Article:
“You’re starting to see companies adopt the stuffed, handheld sandwich concept of the empanada without being overtly ethnic about the application,” observes Tom Vierhile, Director, Datamonitor’s ProductScan Online, Naples, N.Y.

The new Bundinos Frozen Bite-Sized Stuffed Bread from Bellisio Foods, Duluth, Minn., is an example of such an application. The bite-size snack comes in varieties that reflect at least two ethnic influences—offerings include both Chipotle Chicken and Supreme Pizza.

The CCD report also points to Indian cuisine as an excellent source of inspiration for new handheld foods. Indian street food or “chaat” is “portable, varied, full-flavored, and features plenty of vegetables,” the report notes. It cites the “dosa,” a South Indian pancake made from lentils and rice, as a handheld up-and-comer that is surfacing on a growing number of college campuses.

Many ethnic foods deliver health appeal along with a dash of the exotic. Marketers at Kahiki Foods, Columbus, Ohio, were pleased to learn that the company’s microwaveable Kahiki EasyCrisp Egg Rolls introduced this spring have a Points total of only 1 or 2 (depending on the variety) in the Weight Watchers diet regimen, notes Tim Tsao, Vice President of Sales and Marketing.

Sales of conventional frozen egg rolls, which require 20 minutes of oven baking, have been declining for the past several years, but Tsao saw an opportunity for a more-convenient product in microwaveable packaging. “It allows people to take this egg roll on the go,” he says.

For an easily portable snack option with a taste of ethnicity, Sabra Dipping Co., Queens, N.Y., recently added Sabra Mediterranean Salsa to Go With Pretzel Crisps. The new, 3.5-oz snack consists of premium salsa packaged with pretzel crisps. It’s a successor to Sabra’s earlier rollout of a hummus/pretzel crisp combo.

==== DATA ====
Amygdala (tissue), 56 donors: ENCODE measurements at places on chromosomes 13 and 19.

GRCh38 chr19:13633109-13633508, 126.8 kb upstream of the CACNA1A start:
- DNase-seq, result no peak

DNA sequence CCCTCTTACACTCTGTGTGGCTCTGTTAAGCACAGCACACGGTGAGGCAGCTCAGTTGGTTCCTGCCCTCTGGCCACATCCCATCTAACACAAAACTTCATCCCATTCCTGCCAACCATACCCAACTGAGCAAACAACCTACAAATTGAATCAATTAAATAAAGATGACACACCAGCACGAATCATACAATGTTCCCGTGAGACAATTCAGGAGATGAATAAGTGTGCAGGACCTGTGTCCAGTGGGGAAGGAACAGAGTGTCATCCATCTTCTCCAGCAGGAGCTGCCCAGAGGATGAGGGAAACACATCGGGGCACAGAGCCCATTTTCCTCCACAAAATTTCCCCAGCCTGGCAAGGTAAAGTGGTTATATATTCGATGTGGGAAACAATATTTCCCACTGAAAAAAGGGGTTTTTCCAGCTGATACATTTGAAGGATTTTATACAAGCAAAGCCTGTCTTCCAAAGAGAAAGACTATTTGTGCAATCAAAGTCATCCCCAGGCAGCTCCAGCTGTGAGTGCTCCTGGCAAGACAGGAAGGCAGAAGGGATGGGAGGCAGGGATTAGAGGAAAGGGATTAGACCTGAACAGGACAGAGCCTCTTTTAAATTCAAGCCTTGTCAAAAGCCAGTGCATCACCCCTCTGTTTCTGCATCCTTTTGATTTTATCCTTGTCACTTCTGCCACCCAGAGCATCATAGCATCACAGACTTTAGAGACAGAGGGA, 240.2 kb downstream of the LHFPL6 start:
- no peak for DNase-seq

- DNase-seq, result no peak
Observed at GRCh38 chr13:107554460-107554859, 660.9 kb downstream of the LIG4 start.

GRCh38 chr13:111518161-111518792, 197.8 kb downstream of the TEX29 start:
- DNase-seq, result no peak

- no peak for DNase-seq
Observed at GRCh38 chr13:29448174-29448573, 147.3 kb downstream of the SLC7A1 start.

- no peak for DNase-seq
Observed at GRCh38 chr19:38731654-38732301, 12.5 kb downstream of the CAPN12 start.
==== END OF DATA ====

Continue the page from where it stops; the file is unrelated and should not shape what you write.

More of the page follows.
What’s Old Is New Again
Although the category of handheld/on-the-go foods is all about addressing the demands of modern life, the concept dates back centuries. Consider what the CCD report describes as “premedieval” meat pies, “one of the earliest forms of food-to-go.”

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Bite-size burgers or “Slyders” were introduced in the 1920s by the White Castle restaurant chain, and “sliders” can be found on the menus of casual dining chains such as Claim Jumper, Ruby Tuesday, and Cheesecake Factory, according to the CCD report.

Sliders are appealing in several ways, Nielsen explains. There’s the nostalgia angle as well as the portion-control aspect—both coupled with the fact that miniaturization makes them seem kind of fun and fanciful. “We definitely see that moving toward the mainstream,” she says.

Then there’s the 2008 addition to the venerable Kellogg’s Frosted Flakes cold cereal line. New from Kellogg North America, Battle Creek, Mich., Frosted Flakes Grab ‘N Go Cereal Packs are “e-z open” single-serve pouches of cereal packed in an 8-count box.

Beyond the Pop Tart
While FDMx sales of handheld frozen breakfast items were essentially flat for YTD 07/13/08, as well as for the 2007 calendar year, according to IRI data, new product creativity in this area is soaring.

“It looks like the breakfast day part may be the hot segment right now for on-the-go [products],” says Vierhile, who tracked recent handheld/on-the-go product rollouts (Datamonitor, 2008). “It seems to me that they [marketers] are coming up with ideas that take traditional breakfast products and make them less sloppy to eat so they can be eaten on the run.